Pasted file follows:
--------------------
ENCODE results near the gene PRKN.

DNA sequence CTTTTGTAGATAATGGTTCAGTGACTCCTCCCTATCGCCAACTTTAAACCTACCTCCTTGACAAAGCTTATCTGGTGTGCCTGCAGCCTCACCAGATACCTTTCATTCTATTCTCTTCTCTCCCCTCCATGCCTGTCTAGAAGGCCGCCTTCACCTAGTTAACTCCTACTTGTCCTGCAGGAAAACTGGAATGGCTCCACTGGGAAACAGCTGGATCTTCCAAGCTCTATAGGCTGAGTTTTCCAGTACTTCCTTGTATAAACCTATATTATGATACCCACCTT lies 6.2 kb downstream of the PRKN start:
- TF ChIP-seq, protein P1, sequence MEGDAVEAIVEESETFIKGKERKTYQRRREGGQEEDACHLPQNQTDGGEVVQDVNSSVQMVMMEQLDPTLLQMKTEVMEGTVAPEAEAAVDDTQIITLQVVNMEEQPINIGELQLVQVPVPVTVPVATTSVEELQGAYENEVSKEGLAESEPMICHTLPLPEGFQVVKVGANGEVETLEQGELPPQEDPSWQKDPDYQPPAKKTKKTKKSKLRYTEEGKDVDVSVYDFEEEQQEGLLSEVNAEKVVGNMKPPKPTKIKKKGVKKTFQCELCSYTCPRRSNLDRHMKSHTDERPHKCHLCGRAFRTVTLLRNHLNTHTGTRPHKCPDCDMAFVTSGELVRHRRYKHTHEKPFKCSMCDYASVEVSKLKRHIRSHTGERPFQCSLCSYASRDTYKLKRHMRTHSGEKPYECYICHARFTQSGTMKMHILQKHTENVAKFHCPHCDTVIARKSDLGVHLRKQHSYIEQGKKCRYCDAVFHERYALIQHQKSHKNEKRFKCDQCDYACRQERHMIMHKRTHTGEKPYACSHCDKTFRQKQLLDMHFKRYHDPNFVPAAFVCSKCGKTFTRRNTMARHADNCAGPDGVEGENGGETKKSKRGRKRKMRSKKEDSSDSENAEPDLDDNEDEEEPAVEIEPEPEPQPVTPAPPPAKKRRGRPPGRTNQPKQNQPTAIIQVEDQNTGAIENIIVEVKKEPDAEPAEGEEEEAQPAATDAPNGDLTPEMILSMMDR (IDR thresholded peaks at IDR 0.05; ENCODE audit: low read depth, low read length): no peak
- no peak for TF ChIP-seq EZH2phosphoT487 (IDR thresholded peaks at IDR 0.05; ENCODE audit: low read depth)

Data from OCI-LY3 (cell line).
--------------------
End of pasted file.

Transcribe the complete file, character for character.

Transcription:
ENCODE results near the gene PRKN.

DNA sequence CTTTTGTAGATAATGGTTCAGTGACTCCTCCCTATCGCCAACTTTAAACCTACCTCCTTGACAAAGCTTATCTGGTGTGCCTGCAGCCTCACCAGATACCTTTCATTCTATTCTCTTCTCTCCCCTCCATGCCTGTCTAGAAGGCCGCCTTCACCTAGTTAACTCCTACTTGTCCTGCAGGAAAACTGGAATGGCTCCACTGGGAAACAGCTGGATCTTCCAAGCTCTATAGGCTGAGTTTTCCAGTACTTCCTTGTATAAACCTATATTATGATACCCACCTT lies 6.2 kb downstream of the PRKN start:
- TF ChIP-seq, protein P1, sequence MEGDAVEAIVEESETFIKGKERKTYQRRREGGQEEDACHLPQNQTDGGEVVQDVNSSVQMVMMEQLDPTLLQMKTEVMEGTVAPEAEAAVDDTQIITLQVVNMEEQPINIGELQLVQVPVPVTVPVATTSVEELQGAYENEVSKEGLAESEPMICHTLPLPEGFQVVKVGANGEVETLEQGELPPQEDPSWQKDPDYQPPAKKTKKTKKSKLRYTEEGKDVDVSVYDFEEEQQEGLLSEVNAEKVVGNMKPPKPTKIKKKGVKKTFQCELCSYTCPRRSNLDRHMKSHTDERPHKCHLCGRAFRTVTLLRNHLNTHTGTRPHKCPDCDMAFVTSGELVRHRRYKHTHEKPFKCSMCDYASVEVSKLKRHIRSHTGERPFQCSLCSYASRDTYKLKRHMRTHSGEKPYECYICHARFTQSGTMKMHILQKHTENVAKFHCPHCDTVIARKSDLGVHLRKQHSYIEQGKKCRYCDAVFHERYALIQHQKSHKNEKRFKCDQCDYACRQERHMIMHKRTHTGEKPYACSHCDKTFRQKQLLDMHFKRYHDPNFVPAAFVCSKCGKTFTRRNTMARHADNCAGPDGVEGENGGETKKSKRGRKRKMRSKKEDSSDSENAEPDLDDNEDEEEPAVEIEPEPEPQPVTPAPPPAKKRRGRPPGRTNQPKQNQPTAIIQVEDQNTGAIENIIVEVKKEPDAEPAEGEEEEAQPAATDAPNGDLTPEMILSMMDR (IDR thresholded peaks at IDR 0.05; ENCODE audit: low read depth, low read length): no peak
- no peak for TF ChIP-seq EZH2phosphoT487 (IDR thresholded peaks at IDR 0.05; ENCODE audit: low read depth)

Data from OCI-LY3 (cell line).